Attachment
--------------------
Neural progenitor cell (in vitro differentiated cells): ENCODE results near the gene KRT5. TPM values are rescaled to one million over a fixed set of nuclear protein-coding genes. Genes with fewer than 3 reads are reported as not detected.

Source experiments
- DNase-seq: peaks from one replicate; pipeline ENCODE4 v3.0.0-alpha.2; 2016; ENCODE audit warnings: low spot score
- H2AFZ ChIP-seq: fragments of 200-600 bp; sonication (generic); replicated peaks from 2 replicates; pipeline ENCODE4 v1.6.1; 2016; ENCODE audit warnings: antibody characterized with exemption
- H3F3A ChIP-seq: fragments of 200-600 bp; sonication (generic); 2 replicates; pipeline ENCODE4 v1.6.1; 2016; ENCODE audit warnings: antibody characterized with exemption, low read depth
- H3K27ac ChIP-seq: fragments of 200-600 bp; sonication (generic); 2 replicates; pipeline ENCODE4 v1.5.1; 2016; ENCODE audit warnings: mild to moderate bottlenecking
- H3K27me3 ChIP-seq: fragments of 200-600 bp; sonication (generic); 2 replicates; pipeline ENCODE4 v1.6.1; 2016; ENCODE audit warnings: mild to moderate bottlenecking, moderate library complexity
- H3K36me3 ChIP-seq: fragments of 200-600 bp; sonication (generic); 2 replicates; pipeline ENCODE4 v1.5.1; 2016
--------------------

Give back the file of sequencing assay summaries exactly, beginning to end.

Neural progenitor cell (in vitro differentiated cells): ENCODE results near the gene KRT5. TPM values are rescaled to one million over a fixed set of nuclear protein-coding genes. Genes with fewer than 3 reads are reported as not detected.

Source experiments
- DNase-seq: peaks from one replicate; pipeline ENCODE4 v3.0.0-alpha.2; 2016; ENCODE audit warnings: low spot score
- H2AFZ ChIP-seq: fragments of 200-600 bp; sonication (generic); replicated peaks from 2 replicates; pipeline ENCODE4 v1.6.1; 2016; ENCODE audit warnings: antibody characterized with exemption
- H3F3A ChIP-seq: fragments of 200-600 bp; sonication (generic); 2 replicates; pipeline ENCODE4 v1.6.1; 2016; ENCODE audit warnings: antibody characterized with exemption, low read depth
- H3K27ac ChIP-seq: fragments of 200-600 bp; sonication (generic); 2 replicates; pipeline ENCODE4 v1.5.1; 2016; ENCODE audit warnings: mild to moderate bottlenecking
- H3K27me3 ChIP-seq: fragments of 200-600 bp; sonication (generic); 2 replicates; pipeline ENCODE4 v1.6.1; 2016; ENCODE audit warnings: mild to moderate bottlenecking, moderate library complexity
- H3K36me3 ChIP-seq: fragments of 200-600 bp; sonication (generic); 2 replicates; pipeline ENCODE4 v1.5.1; 2016